ARTS

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March 10, 2009

Watchmen finally hits the big screen


Maroon Staff / The Chicago Maroon

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Maroon Staff / The Chicago Maroon
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Maroon Staff / The Chicago Maroon
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Maroon Staff / The Chicago Maroon
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Maroon Staff / The Chicago Maroon
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A Janelle Scharon / The Chicago Maroon
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A Janelle Scharon / The Chicago Maroon
It’s been said that a film version of DC Comics’ Watchmen could never be made. Since the comic book series appeared in 1986, countless writers, directors and studios have tried and failed to adapt it to the screen. At long last, Warner Brothers Studios and director Zach Snyder have finally brought Watchmen to theaters, even after a late-inning lawsuit between Paramount and Twentieth Century Fox that threatened to shelve the film. But did they do it right? Did they do it well?

Snyder and writers David Hayter and Alex Tse remain super glued to the series in their rendering, retaining everything from the 1985 setting and Cold War atmosphere to the bare-bones plot and characters. Despite a few noticeable cuts, Snyder is devoted to the graphic novel, recreating some shots as they appear in the comic book. Snyder captures the nihilistic, apocalyptic tone of the story, and the deconstruction of the superhero paradigm—one of Watchmen’s main themes—is easily achieved. But as Alan Moore, creator of Watchmen, once said, the focus of his series is not on its plot but on its structure. It is the telling of the tale that is paramount, not the tale itself. And for a film nearly three hours long, this doesn’t translate well. After the first half of the film has passed one still wonders when the story will begin.

It’s October 1985 and nothing is funny anymore in New York; the Comedian is dead. Rorschach (Jackie Earle Haley), a costumed vigilante living outside the law with his ink blot face, is investigating the murder of Edward Blake, known in some circles as the Comedian (Jeffrey Dean Morgan). Paranoid that someone is out to get masked heroes, Rorschach warns “old friends” of his fears: Nite Owl II (Patrick Wilson), now known in retirement as middle-aged and pudgy Dan Dreiberg; Silk Spectre II (Malin Ackerman), a.k.a. Laurie Juspeczyk, a.k.a. eye candy for fan boys; Laurie’s naked and remote blue god-lover Jon Osterman, also called Dr. Manhattan (Billy Crudup); and the smartest man in the world Adrian Veidt (Matthew Goode) who used to be Ozymandias, catcher of bullets.

Although Laurie and Dan have hung up their costumes and don’t appear at all desirous to don their spandex and owl cowl ever again, they are nevertheless drawn back into the fight and simultaneously to one another. In the meantime, Rorschach gets framed for murder and thrown into prison, where dozens of men he put in the jail are now itching to tear him apart. After busting out, Rorschach re-teams with Nite Owl and Silk Spectre to investigate the Comedian’s death.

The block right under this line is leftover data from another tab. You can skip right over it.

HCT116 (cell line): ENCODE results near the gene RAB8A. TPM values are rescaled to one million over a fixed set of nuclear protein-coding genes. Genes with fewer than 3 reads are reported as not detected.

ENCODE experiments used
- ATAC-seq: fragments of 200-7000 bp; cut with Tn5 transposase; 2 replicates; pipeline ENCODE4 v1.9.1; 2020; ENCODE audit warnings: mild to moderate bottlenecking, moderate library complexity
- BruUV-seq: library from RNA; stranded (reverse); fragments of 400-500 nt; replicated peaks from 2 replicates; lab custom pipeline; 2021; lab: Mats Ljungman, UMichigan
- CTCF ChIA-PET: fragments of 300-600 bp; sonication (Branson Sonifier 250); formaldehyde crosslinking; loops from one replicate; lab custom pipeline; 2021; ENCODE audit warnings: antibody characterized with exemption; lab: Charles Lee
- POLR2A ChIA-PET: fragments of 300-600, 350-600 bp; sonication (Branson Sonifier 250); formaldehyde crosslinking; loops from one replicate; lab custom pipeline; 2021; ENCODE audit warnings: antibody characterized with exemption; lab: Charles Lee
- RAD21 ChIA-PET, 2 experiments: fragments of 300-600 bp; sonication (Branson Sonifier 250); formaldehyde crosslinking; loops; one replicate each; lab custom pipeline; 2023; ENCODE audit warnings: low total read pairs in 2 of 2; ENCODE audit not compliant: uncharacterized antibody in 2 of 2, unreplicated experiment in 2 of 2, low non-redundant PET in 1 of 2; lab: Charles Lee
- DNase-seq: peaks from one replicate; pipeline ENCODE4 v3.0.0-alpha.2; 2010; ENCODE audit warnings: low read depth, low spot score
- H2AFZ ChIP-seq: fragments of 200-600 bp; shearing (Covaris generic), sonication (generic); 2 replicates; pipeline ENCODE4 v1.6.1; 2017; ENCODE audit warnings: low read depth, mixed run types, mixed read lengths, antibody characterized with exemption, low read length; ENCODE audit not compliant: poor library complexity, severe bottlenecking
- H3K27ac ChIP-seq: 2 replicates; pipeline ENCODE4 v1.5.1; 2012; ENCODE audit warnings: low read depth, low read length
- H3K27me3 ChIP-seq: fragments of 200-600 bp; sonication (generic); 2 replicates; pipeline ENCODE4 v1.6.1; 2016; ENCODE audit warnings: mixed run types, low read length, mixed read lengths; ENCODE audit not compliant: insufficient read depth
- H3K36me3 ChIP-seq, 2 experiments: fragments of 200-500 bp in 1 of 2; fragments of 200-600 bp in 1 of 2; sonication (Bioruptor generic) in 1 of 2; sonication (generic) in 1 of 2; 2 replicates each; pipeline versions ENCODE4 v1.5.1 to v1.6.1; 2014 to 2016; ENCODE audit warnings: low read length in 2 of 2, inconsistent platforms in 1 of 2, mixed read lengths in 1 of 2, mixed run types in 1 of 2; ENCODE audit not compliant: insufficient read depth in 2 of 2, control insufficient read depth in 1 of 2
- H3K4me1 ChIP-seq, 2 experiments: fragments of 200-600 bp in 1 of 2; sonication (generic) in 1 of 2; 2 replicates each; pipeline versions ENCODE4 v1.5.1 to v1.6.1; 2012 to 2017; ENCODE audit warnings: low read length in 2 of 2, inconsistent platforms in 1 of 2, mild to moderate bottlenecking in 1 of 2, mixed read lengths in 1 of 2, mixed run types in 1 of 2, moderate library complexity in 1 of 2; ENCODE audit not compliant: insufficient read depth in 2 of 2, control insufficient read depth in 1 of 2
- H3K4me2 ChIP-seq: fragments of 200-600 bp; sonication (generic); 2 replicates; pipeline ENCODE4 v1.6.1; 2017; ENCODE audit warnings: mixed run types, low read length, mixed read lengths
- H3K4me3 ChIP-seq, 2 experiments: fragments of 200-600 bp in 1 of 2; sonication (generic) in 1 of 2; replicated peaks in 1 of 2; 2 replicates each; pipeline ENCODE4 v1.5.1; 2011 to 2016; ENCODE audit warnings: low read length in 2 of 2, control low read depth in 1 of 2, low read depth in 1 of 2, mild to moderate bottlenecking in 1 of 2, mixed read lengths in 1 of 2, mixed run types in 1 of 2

As a newcomer to Watchmen, I can’t say I watched its cinematic adaptation with unsurpassed glee the way I would watch a screening of say, the newest Harry Potter film. But I can understand that kind of fierce devotion, and I respect those fans who extolled the virtues of the film as they exited the theater opening night. But speaking as the average moviegoer with an open mind, Watchmen impresses as a spectacle of visual effects and action sequence exploitation, but is mortally wounded by its source material—the very same material that had the fan boys and fan girls overflowing with delight.

Watchmen is a dragging, lengthy treatise on flawed humanity with interludes of bone-cracking violence. Credit is due to actors Jackie Earle Haley, Jeffrey Dean Morgan, and Billy Crudup for injecting nuance and energy into their roles; it is lucky that these are the characters that frame the story’s core themes and provide the most plot development. Without these actors, the film would have been much less than it is. Patrick Wilson is a fine actor, and like Jeffrey Dean Morgan he is destined for stardom thanks to this film, but his role as Nite Owl offers little development and is only ever fun when he’s in costume; the fact that he is paired most of the time with Malin Ackerman as Silk Spectre is 75 percent of this problem. The weakest links, Malin Ackerman and Matthew Goode, are weak for different reasons: Ackerman because she lacks range and her character does little more than mope, have sex, and fight; and Goode, because his character was scaled back from something meaningful into just another superhero.

Watchmen is simultaneously difficult and easy to love. It’s simple to love for those dedicated fans whose dream has finally come true, but for the casual moviegoer, Watchmen could be a tough sell. After coming out on top at the box office in its first weekend, yet falling short of its projected opening weekend taking, Watchmen proved that there is an audience for the film. But will it be large enough for its one-hundred million-plus price tag? Watchmen is a respectable undertaking, but let’s be honest: the hype celebrating it as an improvement on The Dark Knight—a film that redefined the superhero movie—is quite exaggerated.